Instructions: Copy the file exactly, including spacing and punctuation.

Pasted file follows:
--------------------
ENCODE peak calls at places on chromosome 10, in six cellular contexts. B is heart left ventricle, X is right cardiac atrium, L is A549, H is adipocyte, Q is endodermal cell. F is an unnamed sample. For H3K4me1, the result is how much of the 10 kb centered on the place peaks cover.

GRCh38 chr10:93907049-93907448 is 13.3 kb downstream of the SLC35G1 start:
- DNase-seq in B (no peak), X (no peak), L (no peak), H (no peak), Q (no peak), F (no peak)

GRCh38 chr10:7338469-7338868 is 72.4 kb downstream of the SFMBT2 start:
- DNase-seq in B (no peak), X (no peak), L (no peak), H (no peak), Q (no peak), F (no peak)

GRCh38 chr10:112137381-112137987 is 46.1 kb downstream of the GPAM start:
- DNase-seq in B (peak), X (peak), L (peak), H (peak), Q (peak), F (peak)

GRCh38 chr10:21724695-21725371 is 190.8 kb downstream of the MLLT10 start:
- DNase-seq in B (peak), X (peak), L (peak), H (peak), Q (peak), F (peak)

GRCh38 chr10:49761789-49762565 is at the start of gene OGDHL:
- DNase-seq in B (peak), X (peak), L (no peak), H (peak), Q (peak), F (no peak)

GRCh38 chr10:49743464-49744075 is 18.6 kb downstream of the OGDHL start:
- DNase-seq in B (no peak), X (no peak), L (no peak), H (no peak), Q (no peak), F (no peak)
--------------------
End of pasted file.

ENCODE peak calls at places on chromosome 10, in six cellular contexts. B is heart left ventricle, X is right cardiac atrium, L is A549, H is adipocyte, Q is endodermal cell. F is an unnamed sample. For H3K4me1, the result is how much of the 10 kb centered on the place peaks cover.

GRCh38 chr10:93907049-93907448 is 13.3 kb downstream of the SLC35G1 start:
- DNase-seq in B (no peak), X (no peak), L (no peak), H (no peak), Q (no peak), F (no peak)

GRCh38 chr10:7338469-7338868 is 72.4 kb downstream of the SFMBT2 start:
- DNase-seq in B (no peak), X (no peak), L (no peak), H (no peak), Q (no peak), F (no peak)

GRCh38 chr10:112137381-112137987 is 46.1 kb downstream of the GPAM start:
- DNase-seq in B (peak), X (peak), L (peak), H (peak), Q (peak), F (peak)

GRCh38 chr10:21724695-21725371 is 190.8 kb downstream of the MLLT10 start:
- DNase-seq in B (peak), X (peak), L (peak), H (peak), Q (peak), F (peak)

GRCh38 chr10:49761789-49762565 is at the start of gene OGDHL:
- DNase-seq in B (peak), X (peak), L (no peak), H (peak), Q (peak), F (no peak)

GRCh38 chr10:49743464-49744075 is 18.6 kb downstream of the OGDHL start:
- DNase-seq in B (no peak), X (no peak), L (no peak), H (no peak), Q (no peak), F (no peak)